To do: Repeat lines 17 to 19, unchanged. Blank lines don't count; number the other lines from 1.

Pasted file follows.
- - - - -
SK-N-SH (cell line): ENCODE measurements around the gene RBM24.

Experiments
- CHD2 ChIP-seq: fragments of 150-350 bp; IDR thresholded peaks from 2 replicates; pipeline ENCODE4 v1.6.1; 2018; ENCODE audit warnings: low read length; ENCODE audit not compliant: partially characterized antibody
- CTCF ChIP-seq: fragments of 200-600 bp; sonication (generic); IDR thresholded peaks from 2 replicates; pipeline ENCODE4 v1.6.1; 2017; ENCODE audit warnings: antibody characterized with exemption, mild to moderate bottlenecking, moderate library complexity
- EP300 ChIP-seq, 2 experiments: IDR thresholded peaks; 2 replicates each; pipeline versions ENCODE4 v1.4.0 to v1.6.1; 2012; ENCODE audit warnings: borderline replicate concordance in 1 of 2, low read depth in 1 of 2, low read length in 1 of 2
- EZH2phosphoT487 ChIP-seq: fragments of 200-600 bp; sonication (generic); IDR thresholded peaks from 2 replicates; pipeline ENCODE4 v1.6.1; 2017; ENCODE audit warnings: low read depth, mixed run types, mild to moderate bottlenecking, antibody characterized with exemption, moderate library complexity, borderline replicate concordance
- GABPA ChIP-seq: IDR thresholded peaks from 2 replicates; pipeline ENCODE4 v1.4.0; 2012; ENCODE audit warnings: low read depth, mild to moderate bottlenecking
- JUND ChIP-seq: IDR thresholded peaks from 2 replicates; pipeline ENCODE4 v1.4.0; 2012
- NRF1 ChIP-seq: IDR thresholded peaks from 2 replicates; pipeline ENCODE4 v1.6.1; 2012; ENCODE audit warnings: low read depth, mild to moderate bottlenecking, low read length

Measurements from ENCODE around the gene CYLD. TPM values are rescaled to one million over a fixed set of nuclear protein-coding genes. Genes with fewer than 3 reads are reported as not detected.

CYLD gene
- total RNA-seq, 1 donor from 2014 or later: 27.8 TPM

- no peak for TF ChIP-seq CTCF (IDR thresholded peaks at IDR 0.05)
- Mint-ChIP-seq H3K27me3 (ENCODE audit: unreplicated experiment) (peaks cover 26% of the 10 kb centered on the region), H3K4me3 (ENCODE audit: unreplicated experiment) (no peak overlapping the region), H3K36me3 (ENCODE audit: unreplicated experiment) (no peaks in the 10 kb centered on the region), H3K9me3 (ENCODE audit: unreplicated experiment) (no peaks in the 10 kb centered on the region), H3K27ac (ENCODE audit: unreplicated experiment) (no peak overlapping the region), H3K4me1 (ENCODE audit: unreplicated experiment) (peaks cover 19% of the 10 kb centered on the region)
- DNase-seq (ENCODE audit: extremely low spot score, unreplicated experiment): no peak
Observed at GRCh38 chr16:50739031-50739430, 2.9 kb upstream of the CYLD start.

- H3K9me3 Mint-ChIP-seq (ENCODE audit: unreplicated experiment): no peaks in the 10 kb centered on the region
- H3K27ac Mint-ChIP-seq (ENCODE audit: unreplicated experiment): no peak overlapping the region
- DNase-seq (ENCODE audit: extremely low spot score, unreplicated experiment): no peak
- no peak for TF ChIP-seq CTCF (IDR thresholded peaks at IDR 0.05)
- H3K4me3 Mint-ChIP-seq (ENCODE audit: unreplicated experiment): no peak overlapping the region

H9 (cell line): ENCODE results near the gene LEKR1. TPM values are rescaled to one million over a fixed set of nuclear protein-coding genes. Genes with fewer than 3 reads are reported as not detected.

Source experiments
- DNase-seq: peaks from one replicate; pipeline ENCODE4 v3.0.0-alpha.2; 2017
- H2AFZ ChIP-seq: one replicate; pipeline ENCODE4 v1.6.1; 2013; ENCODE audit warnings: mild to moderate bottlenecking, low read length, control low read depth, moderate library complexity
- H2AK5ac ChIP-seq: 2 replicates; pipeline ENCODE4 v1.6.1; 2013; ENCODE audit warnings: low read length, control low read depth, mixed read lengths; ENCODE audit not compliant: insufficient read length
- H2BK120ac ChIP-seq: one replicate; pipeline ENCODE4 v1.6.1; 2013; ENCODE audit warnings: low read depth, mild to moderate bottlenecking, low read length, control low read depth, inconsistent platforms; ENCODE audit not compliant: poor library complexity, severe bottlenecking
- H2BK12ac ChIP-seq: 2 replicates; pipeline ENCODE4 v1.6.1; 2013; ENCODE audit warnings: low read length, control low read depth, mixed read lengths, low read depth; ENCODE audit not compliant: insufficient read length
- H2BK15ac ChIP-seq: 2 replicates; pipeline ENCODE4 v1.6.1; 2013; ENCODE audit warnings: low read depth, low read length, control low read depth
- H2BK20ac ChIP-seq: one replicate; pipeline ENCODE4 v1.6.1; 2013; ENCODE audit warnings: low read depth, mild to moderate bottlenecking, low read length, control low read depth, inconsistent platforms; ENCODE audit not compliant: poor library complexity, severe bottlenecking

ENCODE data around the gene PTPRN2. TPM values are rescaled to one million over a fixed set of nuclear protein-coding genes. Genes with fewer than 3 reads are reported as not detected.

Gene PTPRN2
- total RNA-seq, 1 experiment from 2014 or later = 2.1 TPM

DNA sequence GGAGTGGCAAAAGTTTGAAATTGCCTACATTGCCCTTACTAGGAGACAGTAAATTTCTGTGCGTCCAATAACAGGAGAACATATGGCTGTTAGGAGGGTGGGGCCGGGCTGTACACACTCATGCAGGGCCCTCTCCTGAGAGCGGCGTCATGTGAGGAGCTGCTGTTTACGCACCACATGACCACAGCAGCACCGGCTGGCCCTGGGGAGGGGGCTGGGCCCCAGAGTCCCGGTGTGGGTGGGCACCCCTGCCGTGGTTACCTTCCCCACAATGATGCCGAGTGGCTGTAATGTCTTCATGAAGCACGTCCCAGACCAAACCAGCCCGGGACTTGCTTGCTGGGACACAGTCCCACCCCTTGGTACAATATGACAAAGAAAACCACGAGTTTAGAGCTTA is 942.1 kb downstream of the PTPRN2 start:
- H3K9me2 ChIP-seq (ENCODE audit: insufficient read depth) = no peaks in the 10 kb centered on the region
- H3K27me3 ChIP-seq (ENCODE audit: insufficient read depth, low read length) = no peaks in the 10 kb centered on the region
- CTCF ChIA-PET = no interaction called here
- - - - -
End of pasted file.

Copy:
- H3K9me3 Mint-ChIP-seq (ENCODE audit: unreplicated experiment): no peaks in the 10 kb centered on the region
- H3K27ac Mint-ChIP-seq (ENCODE audit: unreplicated experiment): no peak overlapping the region
- DNase-seq (ENCODE audit: extremely low spot score, unreplicated experiment): no peak